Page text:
What Is First Philosophy?

Can any sort of philosophical engagement make a claim to the title of "first philosophy"? What would "first" mean in that case? (For that matter: what would be "second" or "third" philosophy?) Does this phrase still have any legitimacy?

Historically, of course, the position one took on "first philosophy" provided a good indication as to one's entire philosophical orientation. For Aristotle, the first philosophy (prōtē philosophia) was the study of entities as entities and particularly of ousia akinētos, "unchanging presence." For Thomas Aquinas (reading Aristotle) first philosophy (philosophia prima) was rather the consideration of primae rerum causae, "the first causes of things." For Descartes it had to be the search for absolutely certain knowledge. For Husserl it was phenomenology, the science of essences as intuitively given. Kant, Wittgenstein, and Heidegger never made much use of the phrase, but they might have said it was "critique of reason," "elucidation of language," and "fundamental ontology" respectively.

So what is "first philosophy" for us, if anything??

Let's get together and hash it out!! We won't read any particular text for this meetup, but you're welcome (and even expected) to drag in all of the above and more. This one is all about getting clear on philosophical fundamentals - come to play, people!

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  • Brian

    It is expected to rain tonight. WILL YOU BE WITHOUT AN UMBRELLA? You know who you are.

    April 6, 2013

    • George

      Sorry to have missed this one especially. I am always without an umbrella (at least shortly after it begins to rain).

      April 12, 2013

  • Ivan

    This was a great discussion

    1 · April 7, 2013

  • A former member
    A former member

    And my temperament seems to be such that, I need to understand what something is, before I can ask what it would me to know it. I need to understand what something is, before I can talk about whether, and how, it ought to be valued. How we think of political and social issues has much to do with the ontological status of aggregates, as compared to the individuals of which they are/may be composed.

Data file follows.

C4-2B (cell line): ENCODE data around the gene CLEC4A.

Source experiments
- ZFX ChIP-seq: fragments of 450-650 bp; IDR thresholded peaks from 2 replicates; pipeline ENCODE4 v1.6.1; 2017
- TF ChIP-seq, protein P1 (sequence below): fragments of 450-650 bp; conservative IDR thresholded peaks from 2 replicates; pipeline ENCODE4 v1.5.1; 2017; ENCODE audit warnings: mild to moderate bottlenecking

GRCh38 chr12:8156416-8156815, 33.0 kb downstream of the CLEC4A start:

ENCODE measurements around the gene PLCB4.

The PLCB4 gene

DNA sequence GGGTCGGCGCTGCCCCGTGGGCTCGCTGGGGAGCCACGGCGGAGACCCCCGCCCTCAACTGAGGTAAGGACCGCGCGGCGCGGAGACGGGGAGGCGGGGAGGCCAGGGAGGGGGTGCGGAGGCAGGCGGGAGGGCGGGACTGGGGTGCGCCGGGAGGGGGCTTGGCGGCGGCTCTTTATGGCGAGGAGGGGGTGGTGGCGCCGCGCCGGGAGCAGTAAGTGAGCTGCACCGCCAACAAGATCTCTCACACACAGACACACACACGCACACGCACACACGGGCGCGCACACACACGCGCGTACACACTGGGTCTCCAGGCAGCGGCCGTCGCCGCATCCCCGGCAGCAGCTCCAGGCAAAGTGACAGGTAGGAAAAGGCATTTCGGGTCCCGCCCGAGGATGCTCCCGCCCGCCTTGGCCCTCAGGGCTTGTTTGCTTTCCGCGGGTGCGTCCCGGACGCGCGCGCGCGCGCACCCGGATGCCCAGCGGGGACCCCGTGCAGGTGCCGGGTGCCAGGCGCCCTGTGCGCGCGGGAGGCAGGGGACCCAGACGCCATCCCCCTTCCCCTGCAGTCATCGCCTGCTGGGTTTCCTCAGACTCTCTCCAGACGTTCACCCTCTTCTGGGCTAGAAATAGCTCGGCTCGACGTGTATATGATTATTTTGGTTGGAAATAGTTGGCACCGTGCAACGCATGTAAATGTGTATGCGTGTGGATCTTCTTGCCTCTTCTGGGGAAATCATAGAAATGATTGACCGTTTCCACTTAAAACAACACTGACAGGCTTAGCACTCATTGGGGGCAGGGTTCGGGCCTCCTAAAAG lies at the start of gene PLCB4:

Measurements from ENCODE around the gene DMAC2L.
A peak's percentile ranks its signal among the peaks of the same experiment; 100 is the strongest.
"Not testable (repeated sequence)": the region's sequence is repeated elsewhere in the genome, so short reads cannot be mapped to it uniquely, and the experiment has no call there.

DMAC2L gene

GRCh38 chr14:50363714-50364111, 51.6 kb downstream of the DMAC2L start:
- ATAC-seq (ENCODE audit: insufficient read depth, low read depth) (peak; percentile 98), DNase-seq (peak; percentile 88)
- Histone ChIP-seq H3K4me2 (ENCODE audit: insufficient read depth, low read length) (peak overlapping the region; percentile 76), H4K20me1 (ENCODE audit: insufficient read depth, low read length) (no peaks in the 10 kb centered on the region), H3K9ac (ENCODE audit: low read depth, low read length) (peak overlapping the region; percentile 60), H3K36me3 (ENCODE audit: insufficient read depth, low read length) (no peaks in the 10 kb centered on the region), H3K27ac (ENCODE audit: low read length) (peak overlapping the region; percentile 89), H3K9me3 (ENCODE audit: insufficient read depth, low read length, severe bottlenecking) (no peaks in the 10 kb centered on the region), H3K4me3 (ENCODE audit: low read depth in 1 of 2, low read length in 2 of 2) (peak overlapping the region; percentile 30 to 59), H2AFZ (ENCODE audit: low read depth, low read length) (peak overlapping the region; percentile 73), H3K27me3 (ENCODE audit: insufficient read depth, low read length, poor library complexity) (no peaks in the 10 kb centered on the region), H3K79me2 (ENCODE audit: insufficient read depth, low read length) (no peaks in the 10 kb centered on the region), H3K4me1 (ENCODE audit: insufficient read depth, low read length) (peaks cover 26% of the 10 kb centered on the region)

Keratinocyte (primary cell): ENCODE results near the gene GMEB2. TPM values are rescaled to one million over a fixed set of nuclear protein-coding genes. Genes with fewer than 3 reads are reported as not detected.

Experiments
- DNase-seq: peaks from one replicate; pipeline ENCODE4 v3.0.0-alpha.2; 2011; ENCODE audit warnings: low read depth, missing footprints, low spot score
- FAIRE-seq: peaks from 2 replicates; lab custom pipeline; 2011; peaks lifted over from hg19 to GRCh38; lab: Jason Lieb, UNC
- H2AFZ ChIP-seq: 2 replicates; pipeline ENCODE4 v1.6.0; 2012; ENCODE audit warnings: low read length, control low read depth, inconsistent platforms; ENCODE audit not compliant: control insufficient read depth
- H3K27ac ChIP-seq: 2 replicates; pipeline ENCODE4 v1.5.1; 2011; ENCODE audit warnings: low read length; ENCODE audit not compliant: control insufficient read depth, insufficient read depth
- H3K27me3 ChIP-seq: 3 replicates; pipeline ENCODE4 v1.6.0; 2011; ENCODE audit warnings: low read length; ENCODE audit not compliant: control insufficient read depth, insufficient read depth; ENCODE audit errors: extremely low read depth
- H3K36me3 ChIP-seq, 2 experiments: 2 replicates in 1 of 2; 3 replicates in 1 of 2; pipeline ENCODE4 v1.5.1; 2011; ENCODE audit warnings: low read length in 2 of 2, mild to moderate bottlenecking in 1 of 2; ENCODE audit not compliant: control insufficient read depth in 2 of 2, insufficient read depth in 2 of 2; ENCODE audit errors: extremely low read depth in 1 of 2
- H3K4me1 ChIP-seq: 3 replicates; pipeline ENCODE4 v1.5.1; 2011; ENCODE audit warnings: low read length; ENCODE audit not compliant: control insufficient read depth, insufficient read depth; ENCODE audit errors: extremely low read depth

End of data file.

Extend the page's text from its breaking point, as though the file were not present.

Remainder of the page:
March 26, 2013

    • eric

      Hey Brian...have you ever come across Spiral Dynamics? It's based on this longitudinal study by Clare Graves on values. Here is a good primer by one of his students in an interview. http://www.enlightenn...­

      April 5, 2013

  • Paul T

    Practical questions: What should be the 1st philosophy taught to one's own child? And how should it be imparted, or at least not contradicted, during the period when the child lacks the use of language and reason sufficient to ask good questions?

    1 · March 28, 2013

  • Brian

    Wow I've been thinkng about this.. How Timely!

    March 26, 2013

  • A former member
    A former member

    I won't be able to make the meeting, so I'll throw out a few of my own thoughts here.

    I've found it necessary to start with metaphysics/ontology/process-ology­. I spent time studying in the overlap of two areas--philosophy of education, and political theory--where they jumped immediately into questions of value without asking questions about the things being valued, and therefore smuggling in assumptions about them.

    So, for instance, if we talk about educational fairness, as philosophers of education spend most of their time doing...well, what is a learner? What is the nature of an educational relationship (at all, before we start talking about a good one?)

    Or...in political theory...starting with an assumption that nation-states always have existed, in a very substance-like way, and always would...despite, among other things, that that's simply historically false.

    I think that James is right that philosophy has a lot to do with temperament....

    March 26, 2013

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